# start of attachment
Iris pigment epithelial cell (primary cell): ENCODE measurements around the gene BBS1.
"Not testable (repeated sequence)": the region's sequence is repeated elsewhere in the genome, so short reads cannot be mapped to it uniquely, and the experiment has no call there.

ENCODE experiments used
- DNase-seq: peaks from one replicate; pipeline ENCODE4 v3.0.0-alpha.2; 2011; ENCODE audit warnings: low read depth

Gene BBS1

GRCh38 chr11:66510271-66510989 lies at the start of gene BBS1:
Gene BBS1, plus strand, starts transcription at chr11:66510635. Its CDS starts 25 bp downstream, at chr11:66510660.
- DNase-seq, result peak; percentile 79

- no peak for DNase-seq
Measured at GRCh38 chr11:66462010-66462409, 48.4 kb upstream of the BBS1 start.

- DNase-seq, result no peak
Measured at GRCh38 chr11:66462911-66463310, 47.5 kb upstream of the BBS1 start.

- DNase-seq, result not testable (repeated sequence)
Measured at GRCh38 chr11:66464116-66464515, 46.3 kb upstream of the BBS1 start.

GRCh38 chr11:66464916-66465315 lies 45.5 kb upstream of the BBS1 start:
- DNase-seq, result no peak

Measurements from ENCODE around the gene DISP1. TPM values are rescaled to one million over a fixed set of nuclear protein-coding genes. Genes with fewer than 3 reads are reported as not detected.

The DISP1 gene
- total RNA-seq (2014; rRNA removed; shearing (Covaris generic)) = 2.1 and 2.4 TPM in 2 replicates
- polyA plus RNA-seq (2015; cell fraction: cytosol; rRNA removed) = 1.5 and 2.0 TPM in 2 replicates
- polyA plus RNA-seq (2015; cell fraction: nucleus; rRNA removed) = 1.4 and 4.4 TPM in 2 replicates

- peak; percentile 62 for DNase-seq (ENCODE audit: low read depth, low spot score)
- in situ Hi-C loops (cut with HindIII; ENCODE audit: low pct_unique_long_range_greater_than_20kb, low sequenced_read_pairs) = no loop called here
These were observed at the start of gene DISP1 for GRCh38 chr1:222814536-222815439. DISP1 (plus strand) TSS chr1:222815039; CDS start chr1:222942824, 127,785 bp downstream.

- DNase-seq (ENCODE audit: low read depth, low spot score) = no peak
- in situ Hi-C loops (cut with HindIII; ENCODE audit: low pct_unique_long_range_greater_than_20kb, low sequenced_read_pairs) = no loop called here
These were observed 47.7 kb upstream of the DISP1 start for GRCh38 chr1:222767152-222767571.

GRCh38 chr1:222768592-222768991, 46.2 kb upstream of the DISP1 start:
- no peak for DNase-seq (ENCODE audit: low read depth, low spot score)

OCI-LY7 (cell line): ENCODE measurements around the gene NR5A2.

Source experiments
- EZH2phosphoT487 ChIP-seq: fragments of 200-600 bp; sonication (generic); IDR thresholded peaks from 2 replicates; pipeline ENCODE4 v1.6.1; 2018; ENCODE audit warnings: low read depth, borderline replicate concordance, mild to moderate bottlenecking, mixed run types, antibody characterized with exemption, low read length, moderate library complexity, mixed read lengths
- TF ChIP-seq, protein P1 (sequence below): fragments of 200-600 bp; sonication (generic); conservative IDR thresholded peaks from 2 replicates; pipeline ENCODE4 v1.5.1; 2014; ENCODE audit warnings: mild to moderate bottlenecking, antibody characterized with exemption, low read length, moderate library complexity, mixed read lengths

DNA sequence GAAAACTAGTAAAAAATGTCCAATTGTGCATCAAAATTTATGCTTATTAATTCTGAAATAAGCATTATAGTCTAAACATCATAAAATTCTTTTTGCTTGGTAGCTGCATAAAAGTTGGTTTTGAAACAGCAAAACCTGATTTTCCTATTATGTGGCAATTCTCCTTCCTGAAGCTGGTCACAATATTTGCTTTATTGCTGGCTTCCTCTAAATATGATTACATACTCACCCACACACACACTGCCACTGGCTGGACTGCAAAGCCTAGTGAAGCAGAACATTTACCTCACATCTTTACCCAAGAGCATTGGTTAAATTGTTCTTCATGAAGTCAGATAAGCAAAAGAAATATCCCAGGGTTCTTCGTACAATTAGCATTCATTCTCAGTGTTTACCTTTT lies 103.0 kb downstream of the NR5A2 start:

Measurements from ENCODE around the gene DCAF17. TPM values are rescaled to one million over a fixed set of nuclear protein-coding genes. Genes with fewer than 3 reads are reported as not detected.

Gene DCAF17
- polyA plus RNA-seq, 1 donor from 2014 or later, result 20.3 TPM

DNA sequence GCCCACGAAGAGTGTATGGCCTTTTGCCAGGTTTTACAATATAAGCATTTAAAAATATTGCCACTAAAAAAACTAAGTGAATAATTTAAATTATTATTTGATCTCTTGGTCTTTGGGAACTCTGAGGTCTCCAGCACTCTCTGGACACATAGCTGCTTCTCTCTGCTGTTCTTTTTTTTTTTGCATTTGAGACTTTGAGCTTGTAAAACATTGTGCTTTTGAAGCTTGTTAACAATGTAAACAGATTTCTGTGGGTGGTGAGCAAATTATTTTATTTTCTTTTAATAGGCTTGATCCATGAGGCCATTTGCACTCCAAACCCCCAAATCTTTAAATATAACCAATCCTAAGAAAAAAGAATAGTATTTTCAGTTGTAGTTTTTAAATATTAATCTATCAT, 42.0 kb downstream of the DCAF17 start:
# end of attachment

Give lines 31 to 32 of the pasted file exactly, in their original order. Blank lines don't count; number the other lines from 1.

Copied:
Source experiments
- EZH2phosphoT487 ChIP-seq: fragments of 200-600 bp; sonication (generic); IDR thresholded peaks from 2 replicates; pipeline ENCODE4 v1.6.1; 2018; ENCODE audit warnings: low read depth, borderline replicate concordance, mild to moderate bottlenecking, mixed run types, antibody characterized with exemption, low read length, moderate library complexity, mixed read lengths